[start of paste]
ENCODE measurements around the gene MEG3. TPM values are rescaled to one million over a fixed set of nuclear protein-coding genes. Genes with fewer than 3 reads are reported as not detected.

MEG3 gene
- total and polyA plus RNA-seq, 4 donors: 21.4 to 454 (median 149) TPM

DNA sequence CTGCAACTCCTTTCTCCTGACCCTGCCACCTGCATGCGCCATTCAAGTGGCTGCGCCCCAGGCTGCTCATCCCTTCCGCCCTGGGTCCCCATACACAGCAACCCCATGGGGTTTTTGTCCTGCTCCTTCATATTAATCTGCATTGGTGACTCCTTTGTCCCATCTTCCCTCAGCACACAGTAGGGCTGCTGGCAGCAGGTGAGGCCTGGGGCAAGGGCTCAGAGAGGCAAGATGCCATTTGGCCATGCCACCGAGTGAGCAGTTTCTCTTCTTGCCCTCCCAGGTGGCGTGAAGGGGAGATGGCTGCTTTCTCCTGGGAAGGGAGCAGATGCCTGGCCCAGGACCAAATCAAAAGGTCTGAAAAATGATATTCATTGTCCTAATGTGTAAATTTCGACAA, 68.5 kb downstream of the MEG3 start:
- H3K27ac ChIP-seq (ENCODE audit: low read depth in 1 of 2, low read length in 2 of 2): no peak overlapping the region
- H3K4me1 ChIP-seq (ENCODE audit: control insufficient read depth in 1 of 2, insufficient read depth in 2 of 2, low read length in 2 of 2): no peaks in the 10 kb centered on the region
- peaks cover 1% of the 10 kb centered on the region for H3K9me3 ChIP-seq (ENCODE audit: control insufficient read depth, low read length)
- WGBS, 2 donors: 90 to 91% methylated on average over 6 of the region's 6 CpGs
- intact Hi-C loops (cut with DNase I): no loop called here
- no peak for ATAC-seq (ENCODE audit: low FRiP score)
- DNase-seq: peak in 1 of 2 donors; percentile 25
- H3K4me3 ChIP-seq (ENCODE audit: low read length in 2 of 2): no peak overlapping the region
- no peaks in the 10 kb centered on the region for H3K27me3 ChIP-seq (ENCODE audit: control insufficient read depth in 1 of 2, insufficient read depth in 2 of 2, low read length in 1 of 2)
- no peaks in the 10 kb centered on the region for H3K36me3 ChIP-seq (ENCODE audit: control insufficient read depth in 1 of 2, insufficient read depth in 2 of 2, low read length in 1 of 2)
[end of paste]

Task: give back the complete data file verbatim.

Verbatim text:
ENCODE measurements around the gene MEG3. TPM values are rescaled to one million over a fixed set of nuclear protein-coding genes. Genes with fewer than 3 reads are reported as not detected.

MEG3 gene
- total and polyA plus RNA-seq, 4 donors: 21.4 to 454 (median 149) TPM

DNA sequence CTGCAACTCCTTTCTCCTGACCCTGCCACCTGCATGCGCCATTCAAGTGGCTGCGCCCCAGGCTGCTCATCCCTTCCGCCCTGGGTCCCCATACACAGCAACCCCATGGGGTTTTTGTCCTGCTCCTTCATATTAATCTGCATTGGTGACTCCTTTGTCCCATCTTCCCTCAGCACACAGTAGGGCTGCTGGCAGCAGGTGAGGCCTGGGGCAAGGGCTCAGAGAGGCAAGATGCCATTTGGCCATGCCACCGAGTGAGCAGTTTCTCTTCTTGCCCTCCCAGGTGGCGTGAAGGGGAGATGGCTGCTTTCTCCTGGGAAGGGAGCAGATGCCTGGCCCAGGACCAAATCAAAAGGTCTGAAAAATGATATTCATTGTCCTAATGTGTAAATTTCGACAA, 68.5 kb downstream of the MEG3 start:
- H3K27ac ChIP-seq (ENCODE audit: low read depth in 1 of 2, low read length in 2 of 2): no peak overlapping the region
- H3K4me1 ChIP-seq (ENCODE audit: control insufficient read depth in 1 of 2, insufficient read depth in 2 of 2, low read length in 2 of 2): no peaks in the 10 kb centered on the region
- peaks cover 1% of the 10 kb centered on the region for H3K9me3 ChIP-seq (ENCODE audit: control insufficient read depth, low read length)
- WGBS, 2 donors: 90 to 91% methylated on average over 6 of the region's 6 CpGs
- intact Hi-C loops (cut with DNase I): no loop called here
- no peak for ATAC-seq (ENCODE audit: low FRiP score)
- DNase-seq: peak in 1 of 2 donors; percentile 25
- H3K4me3 ChIP-seq (ENCODE audit: low read length in 2 of 2): no peak overlapping the region
- no peaks in the 10 kb centered on the region for H3K27me3 ChIP-seq (ENCODE audit: control insufficient read depth in 1 of 2, insufficient read depth in 2 of 2, low read length in 1 of 2)
- no peaks in the 10 kb centered on the region for H3K36me3 ChIP-seq (ENCODE audit: control insufficient read depth in 1 of 2, insufficient read depth in 2 of 2, low read length in 1 of 2)